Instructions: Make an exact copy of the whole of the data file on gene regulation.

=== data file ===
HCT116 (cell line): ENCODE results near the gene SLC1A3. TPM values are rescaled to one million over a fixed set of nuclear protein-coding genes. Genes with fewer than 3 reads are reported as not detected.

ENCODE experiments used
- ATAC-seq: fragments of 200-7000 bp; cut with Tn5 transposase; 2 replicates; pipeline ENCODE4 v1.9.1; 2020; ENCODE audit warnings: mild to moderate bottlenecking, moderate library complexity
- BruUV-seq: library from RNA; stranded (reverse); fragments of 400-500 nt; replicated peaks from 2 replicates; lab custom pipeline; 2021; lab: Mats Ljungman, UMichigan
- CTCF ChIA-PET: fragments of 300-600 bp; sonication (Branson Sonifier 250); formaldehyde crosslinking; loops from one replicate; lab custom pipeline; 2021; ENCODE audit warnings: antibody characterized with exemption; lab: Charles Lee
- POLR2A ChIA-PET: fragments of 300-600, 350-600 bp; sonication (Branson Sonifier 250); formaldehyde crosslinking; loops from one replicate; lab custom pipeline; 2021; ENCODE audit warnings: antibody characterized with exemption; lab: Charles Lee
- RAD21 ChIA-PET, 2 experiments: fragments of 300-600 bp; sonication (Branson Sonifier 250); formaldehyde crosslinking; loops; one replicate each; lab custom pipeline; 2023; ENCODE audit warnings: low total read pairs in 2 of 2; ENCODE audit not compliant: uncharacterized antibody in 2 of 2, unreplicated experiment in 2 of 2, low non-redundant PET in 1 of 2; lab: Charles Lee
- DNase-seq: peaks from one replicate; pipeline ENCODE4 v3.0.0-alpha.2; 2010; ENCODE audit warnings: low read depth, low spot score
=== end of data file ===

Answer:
HCT116 (cell line): ENCODE results near the gene SLC1A3. TPM values are rescaled to one million over a fixed set of nuclear protein-coding genes. Genes with fewer than 3 reads are reported as not detected.

ENCODE experiments used
- ATAC-seq: fragments of 200-7000 bp; cut with Tn5 transposase; 2 replicates; pipeline ENCODE4 v1.9.1; 2020; ENCODE audit warnings: mild to moderate bottlenecking, moderate library complexity
- BruUV-seq: library from RNA; stranded (reverse); fragments of 400-500 nt; replicated peaks from 2 replicates; lab custom pipeline; 2021; lab: Mats Ljungman, UMichigan
- CTCF ChIA-PET: fragments of 300-600 bp; sonication (Branson Sonifier 250); formaldehyde crosslinking; loops from one replicate; lab custom pipeline; 2021; ENCODE audit warnings: antibody characterized with exemption; lab: Charles Lee
- POLR2A ChIA-PET: fragments of 300-600, 350-600 bp; sonication (Branson Sonifier 250); formaldehyde crosslinking; loops from one replicate; lab custom pipeline; 2021; ENCODE audit warnings: antibody characterized with exemption; lab: Charles Lee
- RAD21 ChIA-PET, 2 experiments: fragments of 300-600 bp; sonication (Branson Sonifier 250); formaldehyde crosslinking; loops; one replicate each; lab custom pipeline; 2023; ENCODE audit warnings: low total read pairs in 2 of 2; ENCODE audit not compliant: uncharacterized antibody in 2 of 2, unreplicated experiment in 2 of 2, low non-redundant PET in 1 of 2; lab: Charles Lee
- DNase-seq: peaks from one replicate; pipeline ENCODE4 v3.0.0-alpha.2; 2010; ENCODE audit warnings: low read depth, low spot score